Received Date: October 12, 2020; Accepted Date: October 27, 2020; Published Date: November 02, 2020
Citation: Alemu A, Addis M, Degefu H (2020) Identification, Antimicrobial Resistance Pattern and Community Knowledge, Attitude and Practices of Salmonella in Mizan Town, Ethiopia: Cross Sectional Study. Health Sci J. 14 No. 7: 779.
Salmonella is the leading cause of foodborne diseases worldwide. A crosssectional study was conducted between the periods of March and October 2019 at municipal abattoir and butcher houses of Mizan town, Ethiopia with the objectives to determine the prevalence, antimicrobial resistance pattern, risk factors and assess public awareness of Salmonella. A total of 320 samples consisting of 240 from abattoir and 80 from butcher houses were collected and examined for the presence of Salmonella using the procedures outlined by the International Organization for Standardization. The overall prevalence of Salmonella was found to be 13.4% (43/320). Out of a total isolates, 30/240 (12.5%) were isolated from abattoir source, of which 21/175 (12%) from carcass swab, 4/25 (16%) from abattoir personnel hand swab and 5/40 (12.5%) from abattoir materials swab while 13.3/80 (16.2%) from butcher houses source, of which 5/30 (16.6%) from butcher personnel hand swab and 8/50 (16%) from butcher materials swab. However, there was no statistically significant difference (P>0.05) in the prevalence of salmonella among sample source and type. Out of the total 43 isolates, 42(97.67%) were multiple antimicrobial resistant and the highest level of resistance was observed for ertrymycin (100). Multivariable logistic regression result showed that, materials which were not cleaned and people who didn’t know contamination as risk were the major risk factors for the occurrence of Salmonella among abattoir and butcher houses in the study area.Besides, the knowledge, attitude and practices of beef meat handlers were founded to be poor. Thus, urgent intervention program is essential to minimize the risk associated with consumption of beef meat contaminated with Salmonella and prudent use of antimicrobialsis recommended.
Abattoir; Antimicrobial; Butcher; Beef meat; Prevalence; Salmonella; Mizan
Salmonella is considered the most prevalent foodborne pathogen worldwide and has long been recognized as an important zoonotic microorganism of economic significance in animals and humans. Consumption of raw or unsafe food, crosscontamination, improper food storage, poor personal hygiene practices, inadequate cooling and reheating of food items, and a prolonged time lapse between preparing and consuming food items were mentioned as contributing factors to an outbreak of salmonellosis in humans . The ubiquity of Salmonella isolates creates a persistent contamination hazard in all raw foods and also in animal-origin food products, which are often implicated in sporadic cases and outbreaks of human salmonellosis .
Besides, antibiotic-resistant Salmonella infections of both human and animal is a concern, particularly in developing countries where the risk of infection is high because of unhygienic living conditions, close contact and sharing of houses between animals and humans [2,3].
In the study area there is much less information on the knowledge, attitudes and practices (KAP) around meat safety; the gender and social determinants of meat safety; or the relation between hazards in meat and health outcomes in consumers of meat in the country. In line with the aforementioned limitations in the study area the prevalence of Salmonella species andtheirantimicrobial resistance patternas well as the knowledge, attitude and practice of the community was not yet known. Therefore, this study was designed with the objectives to determine the prevalence and antimicrobial resistance pattern of Salmonella isolates from slaughtered cattle, personnel and materials in the abattoir and butcher houses, to observe risk factors associated for the occurrence of Salmonellaand to assess the knowledge, attitude and practice of meat value chain: abattoir workers and butchers on meat hygiene and safety.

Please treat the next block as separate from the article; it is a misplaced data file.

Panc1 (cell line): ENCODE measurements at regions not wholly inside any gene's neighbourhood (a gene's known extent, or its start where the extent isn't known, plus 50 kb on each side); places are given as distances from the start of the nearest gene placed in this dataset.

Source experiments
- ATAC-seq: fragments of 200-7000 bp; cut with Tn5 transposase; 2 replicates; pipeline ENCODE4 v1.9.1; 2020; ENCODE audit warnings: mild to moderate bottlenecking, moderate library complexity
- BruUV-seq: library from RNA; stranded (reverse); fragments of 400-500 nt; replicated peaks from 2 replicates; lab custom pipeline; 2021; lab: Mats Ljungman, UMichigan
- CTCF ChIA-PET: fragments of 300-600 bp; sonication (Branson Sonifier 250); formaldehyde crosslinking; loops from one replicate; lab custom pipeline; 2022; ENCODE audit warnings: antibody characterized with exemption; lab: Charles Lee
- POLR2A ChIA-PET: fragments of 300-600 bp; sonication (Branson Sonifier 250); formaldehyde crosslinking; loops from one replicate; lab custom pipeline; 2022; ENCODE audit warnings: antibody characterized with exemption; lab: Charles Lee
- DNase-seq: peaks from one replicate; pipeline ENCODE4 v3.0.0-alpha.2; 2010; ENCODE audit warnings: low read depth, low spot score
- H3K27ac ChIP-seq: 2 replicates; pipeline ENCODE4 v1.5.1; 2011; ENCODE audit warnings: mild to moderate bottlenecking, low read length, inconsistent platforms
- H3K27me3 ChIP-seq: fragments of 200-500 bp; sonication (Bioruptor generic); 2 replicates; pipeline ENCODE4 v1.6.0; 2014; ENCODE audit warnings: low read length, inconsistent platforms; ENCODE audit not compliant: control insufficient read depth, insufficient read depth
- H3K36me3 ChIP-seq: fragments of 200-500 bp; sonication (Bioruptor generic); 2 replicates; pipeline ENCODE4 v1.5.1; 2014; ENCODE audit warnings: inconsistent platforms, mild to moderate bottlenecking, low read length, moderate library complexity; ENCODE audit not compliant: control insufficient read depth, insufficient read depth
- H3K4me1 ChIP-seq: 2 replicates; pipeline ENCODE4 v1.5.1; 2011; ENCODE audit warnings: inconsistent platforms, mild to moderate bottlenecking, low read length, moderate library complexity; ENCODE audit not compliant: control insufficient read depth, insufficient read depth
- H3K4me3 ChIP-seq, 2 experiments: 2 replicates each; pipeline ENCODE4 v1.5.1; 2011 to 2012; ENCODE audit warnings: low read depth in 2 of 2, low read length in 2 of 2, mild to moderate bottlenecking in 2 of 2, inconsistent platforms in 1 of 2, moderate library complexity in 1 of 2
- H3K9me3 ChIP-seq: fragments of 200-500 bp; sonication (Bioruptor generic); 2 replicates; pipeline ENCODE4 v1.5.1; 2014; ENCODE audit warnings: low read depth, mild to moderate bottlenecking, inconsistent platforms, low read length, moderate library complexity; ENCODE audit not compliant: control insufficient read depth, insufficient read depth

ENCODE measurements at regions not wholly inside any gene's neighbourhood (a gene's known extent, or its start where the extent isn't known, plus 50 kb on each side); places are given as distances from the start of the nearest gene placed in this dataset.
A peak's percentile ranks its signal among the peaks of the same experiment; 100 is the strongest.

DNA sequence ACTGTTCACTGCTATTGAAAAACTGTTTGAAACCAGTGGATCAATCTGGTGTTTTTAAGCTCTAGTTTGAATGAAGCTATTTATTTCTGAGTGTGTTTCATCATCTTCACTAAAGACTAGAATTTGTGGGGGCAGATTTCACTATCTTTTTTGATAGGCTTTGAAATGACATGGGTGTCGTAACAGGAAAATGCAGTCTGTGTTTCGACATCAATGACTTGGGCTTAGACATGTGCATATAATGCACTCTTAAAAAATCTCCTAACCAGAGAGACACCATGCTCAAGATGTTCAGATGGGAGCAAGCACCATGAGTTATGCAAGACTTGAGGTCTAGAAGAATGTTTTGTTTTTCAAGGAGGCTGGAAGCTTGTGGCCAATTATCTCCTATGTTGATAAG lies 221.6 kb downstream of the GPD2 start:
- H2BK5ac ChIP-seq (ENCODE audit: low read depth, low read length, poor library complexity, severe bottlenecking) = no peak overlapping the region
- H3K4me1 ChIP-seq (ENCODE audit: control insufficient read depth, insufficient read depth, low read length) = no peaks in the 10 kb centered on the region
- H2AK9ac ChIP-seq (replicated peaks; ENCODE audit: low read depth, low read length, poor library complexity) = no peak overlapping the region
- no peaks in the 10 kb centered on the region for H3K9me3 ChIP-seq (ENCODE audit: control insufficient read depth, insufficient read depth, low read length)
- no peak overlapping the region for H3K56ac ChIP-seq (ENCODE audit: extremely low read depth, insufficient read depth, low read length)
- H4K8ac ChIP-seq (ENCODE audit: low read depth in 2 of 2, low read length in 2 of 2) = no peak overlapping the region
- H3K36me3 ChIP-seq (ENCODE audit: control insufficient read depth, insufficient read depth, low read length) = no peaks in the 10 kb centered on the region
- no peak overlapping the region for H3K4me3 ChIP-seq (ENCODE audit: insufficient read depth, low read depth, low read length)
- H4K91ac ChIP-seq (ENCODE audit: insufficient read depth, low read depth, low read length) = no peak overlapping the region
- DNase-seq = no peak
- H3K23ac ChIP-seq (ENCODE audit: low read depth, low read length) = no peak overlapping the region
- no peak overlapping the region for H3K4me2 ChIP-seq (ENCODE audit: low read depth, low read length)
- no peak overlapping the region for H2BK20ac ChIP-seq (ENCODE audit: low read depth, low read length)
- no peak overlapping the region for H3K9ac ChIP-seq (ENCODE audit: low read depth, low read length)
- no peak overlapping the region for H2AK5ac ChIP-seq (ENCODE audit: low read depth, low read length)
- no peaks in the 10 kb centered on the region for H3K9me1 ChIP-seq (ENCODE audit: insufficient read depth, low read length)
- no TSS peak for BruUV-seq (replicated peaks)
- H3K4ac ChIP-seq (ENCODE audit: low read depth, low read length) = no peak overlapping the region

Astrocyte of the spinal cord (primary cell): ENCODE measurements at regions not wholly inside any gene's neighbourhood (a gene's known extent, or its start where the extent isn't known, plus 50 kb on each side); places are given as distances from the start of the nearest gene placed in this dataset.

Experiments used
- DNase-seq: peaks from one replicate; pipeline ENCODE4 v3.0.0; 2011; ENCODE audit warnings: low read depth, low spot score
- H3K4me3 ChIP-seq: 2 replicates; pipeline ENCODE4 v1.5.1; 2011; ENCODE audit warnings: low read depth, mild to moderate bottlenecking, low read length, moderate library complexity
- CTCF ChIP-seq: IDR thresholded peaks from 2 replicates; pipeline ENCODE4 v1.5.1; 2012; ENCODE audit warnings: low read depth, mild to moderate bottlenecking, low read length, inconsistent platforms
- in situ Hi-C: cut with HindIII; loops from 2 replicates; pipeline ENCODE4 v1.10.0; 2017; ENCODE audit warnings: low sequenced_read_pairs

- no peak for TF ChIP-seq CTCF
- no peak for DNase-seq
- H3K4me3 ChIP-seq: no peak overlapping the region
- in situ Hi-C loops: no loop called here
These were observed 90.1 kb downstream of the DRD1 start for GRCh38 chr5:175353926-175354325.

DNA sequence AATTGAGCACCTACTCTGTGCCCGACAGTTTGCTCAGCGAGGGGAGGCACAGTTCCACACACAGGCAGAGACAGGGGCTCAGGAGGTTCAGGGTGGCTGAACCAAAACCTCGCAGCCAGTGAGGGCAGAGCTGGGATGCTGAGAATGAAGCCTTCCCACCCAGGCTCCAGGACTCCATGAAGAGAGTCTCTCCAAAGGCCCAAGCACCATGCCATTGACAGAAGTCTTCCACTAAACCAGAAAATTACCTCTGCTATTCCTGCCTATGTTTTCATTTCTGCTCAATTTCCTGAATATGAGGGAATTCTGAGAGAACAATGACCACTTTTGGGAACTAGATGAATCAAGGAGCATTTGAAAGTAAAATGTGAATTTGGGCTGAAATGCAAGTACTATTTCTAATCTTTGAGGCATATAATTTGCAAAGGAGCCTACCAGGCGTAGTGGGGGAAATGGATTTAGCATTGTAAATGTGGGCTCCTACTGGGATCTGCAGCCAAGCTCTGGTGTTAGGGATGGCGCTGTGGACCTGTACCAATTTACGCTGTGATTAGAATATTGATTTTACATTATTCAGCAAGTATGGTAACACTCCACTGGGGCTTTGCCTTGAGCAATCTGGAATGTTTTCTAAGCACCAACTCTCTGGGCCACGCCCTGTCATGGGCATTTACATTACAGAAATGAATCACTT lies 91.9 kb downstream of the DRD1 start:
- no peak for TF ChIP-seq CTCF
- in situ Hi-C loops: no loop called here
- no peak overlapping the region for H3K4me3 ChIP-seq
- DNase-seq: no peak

Study period and area
The study was conducted between the periods of March and December 2019 in Bench Maji zone, at Mizan municipal abattoir and Butcher houses.
Study population and sampling
The study populations were all apparently healthy local indigenous zebu cattle which were brought to the abattoir for slaughtering. We were using systematic random sampling procedure to select our study animals to take swab sample from carcasses. Samples were also taken from cattle meat handlers (abattoir workers, butchers) and materials in contact with meat.
Sample size determination
For isolation and prevalence of Salmonella from carcass, sample size was calculated according to Thrusfield using 95% confidence level and 5% precision. The 12.5% expected prevalence  of Salmonella from carcass in agro ecologically similar study area, in Southwest, Ethiopia was used.
For questionnaire survey, observation, personnel hand swab and material samples, the sample size was determined purposively based on the willingness of the interviewees, ease for follow up, the total number of persons engaged and the availability of materials to be sampled in the abattoir and butcher houses. Accordingly, 145 samples were taken.
A cross-sectional study involving microbiological analysis, questionnaire survey and observational survey was employed.
Sampling technique and sample collection
A total of 320 samples consisting of 240 from Abattoir and 80 from Butcher houses were sampled. Systematic random sampling technique was used for carcass swabs and purposive sampling technique was used for personnel and materials swabs. Swabs from carcass were taken from the abdomen (flank), thorax (lateral), crutch, and breast (lateral) while both the right and left hands were swabbed for personnel hand swabs and all surfaces of the materials were swabbed thoroughly. All samples were labeled legibly with permanent marker identifying type/ source of sample and date of sampling. Finally, by using ice boxes with ice packs the samples were transported to Mizan Regional Veterinary Laboratory, South West Ethiopia.